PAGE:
Cleaning ash is both messy and dangerous. Naturally, homeowners might think of using a regular vacuum as a solution, but that would be a big mistake. Regular vacuums aren’t suited for this particular task and for some very good reasons.
The first and most obvious reflects the danger involved. Hot sparks and embers can endure for a long time while hidden in cool dust. When regular vacuums inhale them, paper filters catch fire and plastic melts. This is not a good thing.
Another reason is due to lack of containment. Particles pass easily through regular filters. An excess of fine dust leaves that lingering ashtray smell in the air and gray film on furniture, causing users to gag and experience that sticky icky feeling. Homeowners spend time and money cleaning their homes afterward. That’s too much aggravation.
Yet a third reason deals with debris that clogs vacuum bags and filters. Packed dust and other particles restrict the inflow, cause backup and weaken the suction. Users are left cleaning out their vacuums every few minutes.
The most critical reason why regular vacuums are insufficient, however, is that debris hinders performance, slowing operation over time. Fine dust and burning embers clog and damage the motor, causing irreparable damage. This is akin to an embolism going into the brain. Death can occur. Vacuums are no different.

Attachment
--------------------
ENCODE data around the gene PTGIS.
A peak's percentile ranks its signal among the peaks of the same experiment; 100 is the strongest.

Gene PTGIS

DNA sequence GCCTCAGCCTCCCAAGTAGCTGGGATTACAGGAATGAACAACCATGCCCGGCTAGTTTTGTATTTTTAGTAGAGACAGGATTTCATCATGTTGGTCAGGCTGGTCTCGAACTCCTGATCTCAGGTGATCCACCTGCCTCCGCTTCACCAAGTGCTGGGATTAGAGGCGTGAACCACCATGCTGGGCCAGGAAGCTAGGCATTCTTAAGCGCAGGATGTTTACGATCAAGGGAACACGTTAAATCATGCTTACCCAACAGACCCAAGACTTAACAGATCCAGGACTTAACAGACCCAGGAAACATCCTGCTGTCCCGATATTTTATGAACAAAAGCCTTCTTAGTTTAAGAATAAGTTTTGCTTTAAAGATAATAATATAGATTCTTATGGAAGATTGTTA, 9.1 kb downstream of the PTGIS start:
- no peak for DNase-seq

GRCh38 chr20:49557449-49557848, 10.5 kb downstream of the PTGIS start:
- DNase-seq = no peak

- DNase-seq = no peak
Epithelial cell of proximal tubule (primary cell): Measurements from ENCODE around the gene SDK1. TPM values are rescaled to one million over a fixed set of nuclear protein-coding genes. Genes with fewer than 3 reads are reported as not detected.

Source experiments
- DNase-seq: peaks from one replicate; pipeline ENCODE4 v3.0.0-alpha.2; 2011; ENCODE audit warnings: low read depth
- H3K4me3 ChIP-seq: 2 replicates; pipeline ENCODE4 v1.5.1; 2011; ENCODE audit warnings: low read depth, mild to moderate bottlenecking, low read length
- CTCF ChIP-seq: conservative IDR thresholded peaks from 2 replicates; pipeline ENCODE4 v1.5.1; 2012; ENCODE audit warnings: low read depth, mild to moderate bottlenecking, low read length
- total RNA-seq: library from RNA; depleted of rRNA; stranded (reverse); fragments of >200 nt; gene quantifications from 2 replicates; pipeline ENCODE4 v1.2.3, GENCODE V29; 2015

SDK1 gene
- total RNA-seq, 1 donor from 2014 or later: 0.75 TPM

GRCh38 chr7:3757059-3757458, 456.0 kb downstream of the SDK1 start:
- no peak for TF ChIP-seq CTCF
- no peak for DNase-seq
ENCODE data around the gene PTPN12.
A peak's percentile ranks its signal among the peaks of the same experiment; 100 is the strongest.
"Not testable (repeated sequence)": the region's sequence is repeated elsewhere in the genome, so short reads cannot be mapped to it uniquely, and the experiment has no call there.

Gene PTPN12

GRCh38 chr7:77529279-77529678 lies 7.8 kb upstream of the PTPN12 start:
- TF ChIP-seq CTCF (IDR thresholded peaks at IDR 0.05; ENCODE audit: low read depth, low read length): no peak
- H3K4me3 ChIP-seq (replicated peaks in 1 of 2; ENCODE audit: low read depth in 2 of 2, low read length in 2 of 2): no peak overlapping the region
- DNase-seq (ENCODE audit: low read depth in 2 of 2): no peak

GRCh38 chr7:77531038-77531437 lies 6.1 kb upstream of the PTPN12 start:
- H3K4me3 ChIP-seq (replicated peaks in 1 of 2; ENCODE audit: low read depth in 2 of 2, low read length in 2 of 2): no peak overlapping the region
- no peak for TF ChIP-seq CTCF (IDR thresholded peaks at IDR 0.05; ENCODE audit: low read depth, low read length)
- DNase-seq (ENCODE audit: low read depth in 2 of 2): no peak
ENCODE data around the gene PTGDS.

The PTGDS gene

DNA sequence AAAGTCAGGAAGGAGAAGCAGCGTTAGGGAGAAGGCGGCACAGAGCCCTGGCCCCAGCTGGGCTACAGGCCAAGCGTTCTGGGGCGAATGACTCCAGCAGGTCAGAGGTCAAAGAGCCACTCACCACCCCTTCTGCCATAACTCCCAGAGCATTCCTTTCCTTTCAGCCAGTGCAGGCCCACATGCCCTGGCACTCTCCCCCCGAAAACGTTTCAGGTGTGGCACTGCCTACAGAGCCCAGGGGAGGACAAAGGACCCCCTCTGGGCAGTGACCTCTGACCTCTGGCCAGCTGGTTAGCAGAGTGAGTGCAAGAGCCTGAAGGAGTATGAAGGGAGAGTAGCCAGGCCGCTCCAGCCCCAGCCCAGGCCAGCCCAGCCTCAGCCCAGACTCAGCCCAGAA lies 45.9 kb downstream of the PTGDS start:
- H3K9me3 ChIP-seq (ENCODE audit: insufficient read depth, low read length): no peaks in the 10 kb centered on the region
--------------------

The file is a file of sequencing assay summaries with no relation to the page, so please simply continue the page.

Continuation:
The current market has two options for cleaning ash: the ash vacuum and the ash can filter also called “ash separator”. These two are not the same, but both guarantee impressive results.
Ash vacuums are designed to pick up cold or warm ash from fireplaces and stoves. They are constructed with fire-resistant materials and have a pre-filter cage for added protection. Their metal nozzles and steel canisters ensure that potentially dangerous debris is picked up and stored away safely and without a mess.
Ash can filters, on the other hand, have no motor but are reinforced with metal and are extremely durable. They require a connection with a regular vacuum for suction power, although this connection can be notably poor and the suction weak due to the ash filter’s internal capacity and clogs do occur on occasion. What makes them worthwhile is the fact they have a spark arrestor screen pre-filter to deflect hot sparks, smoldering embers and other dangerous particles. Ash can filters inhale only cooled fine ash, so their capabilities, though limited, are specialized.
By the way, ash vacuums run anywhere from $100 to $300 or more, depending on the brand and make.
Ash can filters fall in under $100, so buyers save some money on the latter.